A finder’s agreement is a business contract between a company and a finder, who may be an individual or another company. The specifics of the agreement depend on a company’s needs. The goal for the company is to focus on other aspects of the company while a finder does the work needed to grow the business.
A company typically hires a finder to identify business opportunities such as:
A finder is paid according to the specifics of the contract and:
The pay structure for a finder is often negotiated between the company and the finder, and then written out in detail in the finder’s agreement contract. Common pay structures in a finder’s agreement include:
Phantom ownership is a term that refers to the finder receiving the financial privileges of being a partial owner of the company. However, the finder does not have any real power to make decisions with regard to the company or vote on the company board.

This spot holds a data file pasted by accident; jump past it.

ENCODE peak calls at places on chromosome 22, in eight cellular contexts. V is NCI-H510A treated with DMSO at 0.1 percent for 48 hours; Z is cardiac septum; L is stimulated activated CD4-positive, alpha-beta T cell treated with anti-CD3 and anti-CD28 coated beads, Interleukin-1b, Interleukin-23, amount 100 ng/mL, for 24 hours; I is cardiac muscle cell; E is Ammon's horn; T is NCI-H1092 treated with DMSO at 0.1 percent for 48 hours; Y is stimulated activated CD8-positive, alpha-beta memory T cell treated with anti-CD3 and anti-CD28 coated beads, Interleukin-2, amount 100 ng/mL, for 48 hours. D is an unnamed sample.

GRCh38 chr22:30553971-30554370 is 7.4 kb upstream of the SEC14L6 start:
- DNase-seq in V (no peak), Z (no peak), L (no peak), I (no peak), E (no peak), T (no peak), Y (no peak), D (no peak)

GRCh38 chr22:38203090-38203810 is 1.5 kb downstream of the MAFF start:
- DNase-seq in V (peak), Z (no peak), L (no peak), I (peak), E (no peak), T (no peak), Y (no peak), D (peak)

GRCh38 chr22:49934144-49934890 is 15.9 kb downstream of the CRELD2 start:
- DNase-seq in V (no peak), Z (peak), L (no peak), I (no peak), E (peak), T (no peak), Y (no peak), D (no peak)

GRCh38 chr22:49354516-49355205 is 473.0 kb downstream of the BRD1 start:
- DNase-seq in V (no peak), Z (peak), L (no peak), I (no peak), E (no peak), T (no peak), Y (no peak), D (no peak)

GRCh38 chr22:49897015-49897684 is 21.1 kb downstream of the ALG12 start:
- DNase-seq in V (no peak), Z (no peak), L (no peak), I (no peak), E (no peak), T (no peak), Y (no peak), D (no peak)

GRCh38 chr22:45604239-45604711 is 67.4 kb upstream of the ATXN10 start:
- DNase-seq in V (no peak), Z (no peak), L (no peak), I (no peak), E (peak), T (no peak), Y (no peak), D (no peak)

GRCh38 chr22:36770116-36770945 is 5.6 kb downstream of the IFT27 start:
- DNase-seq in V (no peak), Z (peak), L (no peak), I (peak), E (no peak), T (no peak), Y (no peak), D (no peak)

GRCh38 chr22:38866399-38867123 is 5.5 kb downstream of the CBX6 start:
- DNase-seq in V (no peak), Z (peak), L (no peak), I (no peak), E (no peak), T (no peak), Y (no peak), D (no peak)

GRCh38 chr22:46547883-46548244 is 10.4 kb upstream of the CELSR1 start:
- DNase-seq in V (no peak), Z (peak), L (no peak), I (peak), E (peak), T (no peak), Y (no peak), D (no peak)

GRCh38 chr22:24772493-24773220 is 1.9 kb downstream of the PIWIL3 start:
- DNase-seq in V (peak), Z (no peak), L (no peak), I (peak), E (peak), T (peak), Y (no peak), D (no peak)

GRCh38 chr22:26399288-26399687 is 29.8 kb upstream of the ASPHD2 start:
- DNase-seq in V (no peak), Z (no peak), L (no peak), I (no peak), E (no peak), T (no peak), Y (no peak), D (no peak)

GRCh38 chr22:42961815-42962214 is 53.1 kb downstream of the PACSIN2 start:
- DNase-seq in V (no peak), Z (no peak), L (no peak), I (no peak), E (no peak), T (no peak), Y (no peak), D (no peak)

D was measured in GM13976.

A company is not automatically required by law to reimburse the finder for any of the finder’s expenses. Any reimbursement for a finder’s expenses must be determined while negotiating the contract.
Negotiating any business contract is an incredibly important task. This is especially true with a contract as crucial to the company as an agreement with a finder. You should speak to a business lawyer about negotiating a finder’s agreement. There are implications for both parties, including tax consequences, securities rules, and termination laws.
Last Modified: 12-30-2015 11:14 AM PSTLaw Library Disclaimer
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